BQE overweight truck bill signed into law
Weigh-in-motion tech to deter trucks with weights above legal limit
A new law, signed on Thursday by Gov. Kathy Hochul, will authorize a pilot program along the Brooklyn-Queens Expressway allowing for the installation of state-of-the-art, weigh-in-motion technology to issue violations electronically when trucks exceed the existing legal weight limits.
“This legislation is vital to extending the useful life of the BQE, and ensuring the safety of all drivers and passengers of vehicles that use this roadway,” said State Senator Brian Kavanagh, who cosponsored the legislation with Assemblymember Jo Anne Simon. “The deployment of weigh-in-motion technology will effectively deter trucking companies from engaging in destructive and unsafe behavior, and is likely to become a standard enforcement tool.
The new state law authorizes automated enforcement on the Brooklyn portion of the BQE, enabling expanded enforcement efforts 24/7. Enforcement would utilize weigh-in-motion systems paired with cameras, similar to New York City’s successful automated school speed zone and red light camera programs.
Violations would carry the same or a lower penalty than the often-hefty penalties issued by police officers during in-person enforcement; and only trucks overweight by at least 10 percent would be issued a fine.
Installing the sensors throughout the corridor will mean that trucks can’t avoid enforcement by exiting to local streets and then quickly reentering just beyond the sensors, ensuring that this approach is unlikely to divert overweight trucks to other routes through area neighborhoods.
“Creating 21st-century infrastructure is critical and the BQE is a linchpin of the NY Metropolitan area’s transportation network and the region’s economy. … Removing overweight trucks from the BQE will extend its lifetime and allow us time to envision a long-term solution for the entire BQE corridor that reduces reliance on polluting freight trucks and prioritizes climate justice,” Simon said Simon.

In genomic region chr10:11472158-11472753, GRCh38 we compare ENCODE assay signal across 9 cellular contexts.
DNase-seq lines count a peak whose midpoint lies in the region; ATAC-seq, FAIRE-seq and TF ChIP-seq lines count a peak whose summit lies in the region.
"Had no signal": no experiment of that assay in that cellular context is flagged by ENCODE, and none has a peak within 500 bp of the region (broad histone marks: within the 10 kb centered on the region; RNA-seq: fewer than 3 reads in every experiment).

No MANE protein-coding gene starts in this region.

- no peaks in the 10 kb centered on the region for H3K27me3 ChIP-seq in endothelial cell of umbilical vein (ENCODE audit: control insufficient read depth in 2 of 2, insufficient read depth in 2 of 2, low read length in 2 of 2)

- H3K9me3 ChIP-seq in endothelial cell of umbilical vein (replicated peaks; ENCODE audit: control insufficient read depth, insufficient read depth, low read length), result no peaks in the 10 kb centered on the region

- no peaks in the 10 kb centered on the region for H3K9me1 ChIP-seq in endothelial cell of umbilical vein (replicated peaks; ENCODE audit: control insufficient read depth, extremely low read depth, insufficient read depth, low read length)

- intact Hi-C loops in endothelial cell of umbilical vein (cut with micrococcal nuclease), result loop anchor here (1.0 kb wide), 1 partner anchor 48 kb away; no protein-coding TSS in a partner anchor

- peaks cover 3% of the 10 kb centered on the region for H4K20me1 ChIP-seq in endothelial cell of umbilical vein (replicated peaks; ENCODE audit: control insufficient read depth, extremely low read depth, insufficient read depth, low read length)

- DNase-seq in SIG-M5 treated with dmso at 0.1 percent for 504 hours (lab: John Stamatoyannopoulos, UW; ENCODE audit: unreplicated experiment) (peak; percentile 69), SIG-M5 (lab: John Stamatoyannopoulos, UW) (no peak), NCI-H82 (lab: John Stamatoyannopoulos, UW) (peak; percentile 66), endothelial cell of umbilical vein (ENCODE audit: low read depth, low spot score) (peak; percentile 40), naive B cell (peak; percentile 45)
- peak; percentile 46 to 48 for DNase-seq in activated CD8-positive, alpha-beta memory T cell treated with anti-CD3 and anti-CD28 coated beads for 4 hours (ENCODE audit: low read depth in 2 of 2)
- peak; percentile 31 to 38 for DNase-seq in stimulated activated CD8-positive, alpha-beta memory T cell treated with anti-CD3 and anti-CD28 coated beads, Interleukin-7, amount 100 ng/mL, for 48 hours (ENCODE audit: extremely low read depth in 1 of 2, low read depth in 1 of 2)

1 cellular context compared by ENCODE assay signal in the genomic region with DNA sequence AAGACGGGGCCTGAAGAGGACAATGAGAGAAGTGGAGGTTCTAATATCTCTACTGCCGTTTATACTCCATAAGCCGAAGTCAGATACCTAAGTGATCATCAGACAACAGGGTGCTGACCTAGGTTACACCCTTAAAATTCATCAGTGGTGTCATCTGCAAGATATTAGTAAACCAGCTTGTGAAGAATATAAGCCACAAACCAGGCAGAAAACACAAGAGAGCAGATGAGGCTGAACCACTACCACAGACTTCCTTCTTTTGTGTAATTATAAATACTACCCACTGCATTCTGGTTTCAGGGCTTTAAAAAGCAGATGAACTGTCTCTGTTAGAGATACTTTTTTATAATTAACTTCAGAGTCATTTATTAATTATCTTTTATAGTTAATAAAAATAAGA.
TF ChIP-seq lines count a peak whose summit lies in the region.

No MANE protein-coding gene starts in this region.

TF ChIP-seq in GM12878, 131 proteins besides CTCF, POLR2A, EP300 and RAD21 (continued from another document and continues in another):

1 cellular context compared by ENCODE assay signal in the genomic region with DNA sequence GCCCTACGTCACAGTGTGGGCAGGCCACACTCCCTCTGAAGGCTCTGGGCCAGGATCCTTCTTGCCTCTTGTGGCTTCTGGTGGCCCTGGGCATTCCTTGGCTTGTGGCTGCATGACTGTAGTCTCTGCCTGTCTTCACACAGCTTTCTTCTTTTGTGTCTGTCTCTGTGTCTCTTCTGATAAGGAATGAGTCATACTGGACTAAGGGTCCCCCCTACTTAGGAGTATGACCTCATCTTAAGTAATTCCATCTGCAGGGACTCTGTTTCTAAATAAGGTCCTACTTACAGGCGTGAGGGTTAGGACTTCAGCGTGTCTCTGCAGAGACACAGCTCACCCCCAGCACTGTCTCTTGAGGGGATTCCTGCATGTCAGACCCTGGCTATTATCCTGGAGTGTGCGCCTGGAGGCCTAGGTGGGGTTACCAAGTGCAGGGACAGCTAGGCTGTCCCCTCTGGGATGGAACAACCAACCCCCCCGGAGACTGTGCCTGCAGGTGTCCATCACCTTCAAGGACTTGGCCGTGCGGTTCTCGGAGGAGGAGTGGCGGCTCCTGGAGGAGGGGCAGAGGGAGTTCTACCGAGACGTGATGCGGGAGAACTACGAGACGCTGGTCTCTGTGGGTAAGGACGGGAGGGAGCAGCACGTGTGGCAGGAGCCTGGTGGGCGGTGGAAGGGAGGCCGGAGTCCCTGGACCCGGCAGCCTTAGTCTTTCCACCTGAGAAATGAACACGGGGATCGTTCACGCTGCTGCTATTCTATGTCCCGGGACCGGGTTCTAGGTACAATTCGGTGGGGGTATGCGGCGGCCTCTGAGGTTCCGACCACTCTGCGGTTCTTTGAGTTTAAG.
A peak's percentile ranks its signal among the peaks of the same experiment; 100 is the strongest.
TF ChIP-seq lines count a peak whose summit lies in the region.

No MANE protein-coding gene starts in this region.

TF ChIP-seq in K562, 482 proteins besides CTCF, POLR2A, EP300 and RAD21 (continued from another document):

Higher live loads from overweight trucks cause greater stress on the structure, shorten its lifespan, decrease reliability, and reduce safety. Although the structure has an 80,000-pound limit for trucks, data collected at the request of the panel between Oct. 16, 2019, and Jan. 19, 2020, showed that on the Queens-bound roadway, 11.1 percent of trucks exceeded 80,000 pounds and 27 percent exceeded the Federal Bridge Formula, which limits the weight-to-length ratio of vehicles crossing a bridge.
In addition to damaging roads and other infrastructure, overweight trucks are dangerous because they may have difficulty braking and steering. Excess weight can cause the driver to lose control, and greater weight means greater momentum and more forceful crashes. Excess weight further increases carbon emissions, greatly increasing the climate impact of overweight trucks.
“Overweight and off-route trucks are a menace — they destroy our infrastructure, damage the quality of life in our neighborhoods and contribute to climate change,” said NYC Department of Transportation Commissioner Hank Gutman. “This is but one of many areas in which the use of automated enforcement techniques can help keep the streets and highways of New York safe for all who use them.”
In 2019, New York City Mayor Bill de Blasio convened a panel of experts to review the City’s planned reconstruction of the BQE from Atlantic Avenue to Sands Street in Brooklyn. The findings of their report lead to the indisputable conclusion that this corridor along the roadway is in urgent need of repair, and that illegally overweight trucks were contributing significantly to the structure’s deterioration.
Last year, the city announced new restrictions and bigger fines for overweight trucks, but conventional enforcement is virtually impossible on this narrow, crowded roadway.
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